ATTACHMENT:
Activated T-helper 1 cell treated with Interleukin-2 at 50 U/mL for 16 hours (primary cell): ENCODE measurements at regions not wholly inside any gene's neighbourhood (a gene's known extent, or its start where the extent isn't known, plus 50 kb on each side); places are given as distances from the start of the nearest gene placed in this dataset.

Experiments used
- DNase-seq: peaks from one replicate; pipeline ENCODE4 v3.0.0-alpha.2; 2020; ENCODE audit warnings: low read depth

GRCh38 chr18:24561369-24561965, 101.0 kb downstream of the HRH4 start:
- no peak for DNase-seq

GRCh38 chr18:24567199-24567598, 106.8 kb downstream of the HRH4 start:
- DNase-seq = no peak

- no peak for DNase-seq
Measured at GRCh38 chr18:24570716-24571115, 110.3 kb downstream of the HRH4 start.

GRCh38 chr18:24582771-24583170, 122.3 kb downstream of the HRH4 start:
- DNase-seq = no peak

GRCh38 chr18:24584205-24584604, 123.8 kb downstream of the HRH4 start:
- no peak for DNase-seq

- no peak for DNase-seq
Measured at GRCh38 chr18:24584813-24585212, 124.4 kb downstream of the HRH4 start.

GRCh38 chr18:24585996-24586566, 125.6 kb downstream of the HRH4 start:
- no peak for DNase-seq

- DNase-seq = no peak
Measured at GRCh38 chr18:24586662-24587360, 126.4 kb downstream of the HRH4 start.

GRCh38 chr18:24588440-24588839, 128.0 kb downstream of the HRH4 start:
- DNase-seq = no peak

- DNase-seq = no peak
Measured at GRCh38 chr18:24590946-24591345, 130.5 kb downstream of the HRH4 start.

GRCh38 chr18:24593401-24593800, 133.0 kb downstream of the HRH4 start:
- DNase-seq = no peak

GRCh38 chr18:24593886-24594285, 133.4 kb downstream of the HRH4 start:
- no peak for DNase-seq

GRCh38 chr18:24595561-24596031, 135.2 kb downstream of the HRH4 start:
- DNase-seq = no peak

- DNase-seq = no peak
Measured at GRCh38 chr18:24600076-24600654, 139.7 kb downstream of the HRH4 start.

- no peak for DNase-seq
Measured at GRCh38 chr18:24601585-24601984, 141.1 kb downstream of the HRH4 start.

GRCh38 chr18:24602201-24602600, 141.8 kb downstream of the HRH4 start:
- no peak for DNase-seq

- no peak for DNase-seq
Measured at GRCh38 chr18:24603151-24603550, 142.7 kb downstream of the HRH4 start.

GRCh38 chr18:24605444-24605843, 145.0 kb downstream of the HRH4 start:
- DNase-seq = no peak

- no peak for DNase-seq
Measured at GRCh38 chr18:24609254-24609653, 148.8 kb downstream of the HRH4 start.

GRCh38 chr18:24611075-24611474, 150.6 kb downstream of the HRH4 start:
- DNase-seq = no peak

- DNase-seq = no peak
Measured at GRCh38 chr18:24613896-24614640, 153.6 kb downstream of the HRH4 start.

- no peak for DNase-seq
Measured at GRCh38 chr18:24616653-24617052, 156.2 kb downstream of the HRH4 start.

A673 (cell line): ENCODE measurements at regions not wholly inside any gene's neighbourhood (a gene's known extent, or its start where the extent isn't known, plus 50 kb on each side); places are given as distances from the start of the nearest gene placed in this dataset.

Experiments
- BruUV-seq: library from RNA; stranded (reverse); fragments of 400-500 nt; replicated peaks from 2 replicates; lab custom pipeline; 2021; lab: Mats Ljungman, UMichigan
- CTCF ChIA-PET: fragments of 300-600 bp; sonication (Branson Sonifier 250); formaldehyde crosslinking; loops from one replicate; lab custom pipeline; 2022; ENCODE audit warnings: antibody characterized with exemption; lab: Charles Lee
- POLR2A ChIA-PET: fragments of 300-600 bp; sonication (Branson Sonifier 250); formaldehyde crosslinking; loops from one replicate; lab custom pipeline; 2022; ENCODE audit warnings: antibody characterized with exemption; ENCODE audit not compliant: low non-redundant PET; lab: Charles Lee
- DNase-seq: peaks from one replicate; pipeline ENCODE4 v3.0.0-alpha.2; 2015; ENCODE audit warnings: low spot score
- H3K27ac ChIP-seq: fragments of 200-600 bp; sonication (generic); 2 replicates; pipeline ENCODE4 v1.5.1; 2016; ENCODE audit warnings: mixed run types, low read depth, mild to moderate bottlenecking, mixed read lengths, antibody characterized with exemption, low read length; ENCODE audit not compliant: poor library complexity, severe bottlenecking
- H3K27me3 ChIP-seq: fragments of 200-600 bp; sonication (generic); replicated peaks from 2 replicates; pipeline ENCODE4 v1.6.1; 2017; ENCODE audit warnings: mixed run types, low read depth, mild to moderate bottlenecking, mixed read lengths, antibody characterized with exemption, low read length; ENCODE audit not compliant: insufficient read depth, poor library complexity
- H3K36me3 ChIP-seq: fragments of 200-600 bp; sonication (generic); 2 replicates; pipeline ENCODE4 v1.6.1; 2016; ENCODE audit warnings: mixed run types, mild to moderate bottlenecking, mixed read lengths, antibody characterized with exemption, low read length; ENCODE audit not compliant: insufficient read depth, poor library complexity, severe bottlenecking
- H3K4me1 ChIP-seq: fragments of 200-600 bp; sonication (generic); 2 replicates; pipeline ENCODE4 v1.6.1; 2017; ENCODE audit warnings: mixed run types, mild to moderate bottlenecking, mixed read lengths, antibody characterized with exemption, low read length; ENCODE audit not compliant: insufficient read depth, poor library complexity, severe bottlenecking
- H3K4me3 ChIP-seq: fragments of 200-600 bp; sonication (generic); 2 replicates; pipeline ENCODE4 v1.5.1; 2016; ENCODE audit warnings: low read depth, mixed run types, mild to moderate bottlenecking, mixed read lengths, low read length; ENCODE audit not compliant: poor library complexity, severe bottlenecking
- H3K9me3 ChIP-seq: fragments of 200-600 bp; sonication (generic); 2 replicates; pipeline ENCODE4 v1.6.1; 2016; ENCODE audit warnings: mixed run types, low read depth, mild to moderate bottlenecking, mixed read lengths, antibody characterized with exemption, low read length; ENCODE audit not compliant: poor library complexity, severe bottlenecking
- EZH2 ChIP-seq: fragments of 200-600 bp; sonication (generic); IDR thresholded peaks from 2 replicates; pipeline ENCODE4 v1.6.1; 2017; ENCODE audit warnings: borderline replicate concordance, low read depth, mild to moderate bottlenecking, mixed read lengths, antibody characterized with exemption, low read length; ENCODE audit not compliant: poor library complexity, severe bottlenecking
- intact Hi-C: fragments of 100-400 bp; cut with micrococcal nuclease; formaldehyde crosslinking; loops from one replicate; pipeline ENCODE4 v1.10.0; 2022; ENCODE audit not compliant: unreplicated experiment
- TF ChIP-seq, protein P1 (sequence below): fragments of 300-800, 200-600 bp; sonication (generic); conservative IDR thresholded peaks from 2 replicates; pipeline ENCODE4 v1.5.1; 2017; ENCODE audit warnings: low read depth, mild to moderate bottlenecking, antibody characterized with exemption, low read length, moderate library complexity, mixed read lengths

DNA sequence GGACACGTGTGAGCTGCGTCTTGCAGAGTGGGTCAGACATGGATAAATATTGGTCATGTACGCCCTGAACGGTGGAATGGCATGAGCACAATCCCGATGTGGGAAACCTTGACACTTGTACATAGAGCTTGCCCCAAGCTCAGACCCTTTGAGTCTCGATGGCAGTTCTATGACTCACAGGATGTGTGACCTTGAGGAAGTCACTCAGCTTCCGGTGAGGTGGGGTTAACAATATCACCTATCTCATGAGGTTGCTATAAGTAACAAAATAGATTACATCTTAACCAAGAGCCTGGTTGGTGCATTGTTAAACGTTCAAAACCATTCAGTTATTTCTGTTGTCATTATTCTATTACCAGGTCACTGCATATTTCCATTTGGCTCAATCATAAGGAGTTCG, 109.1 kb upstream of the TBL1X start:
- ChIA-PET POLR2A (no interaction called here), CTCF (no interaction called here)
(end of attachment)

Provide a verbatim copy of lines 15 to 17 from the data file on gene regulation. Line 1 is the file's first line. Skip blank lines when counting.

Measured at GRCh38 chr18:24584813-24585212, 124.4 kb downstream of the HRH4 start.

GRCh38 chr18:24585996-24586566, 125.6 kb downstream of the HRH4 start:
- no peak for DNase-seq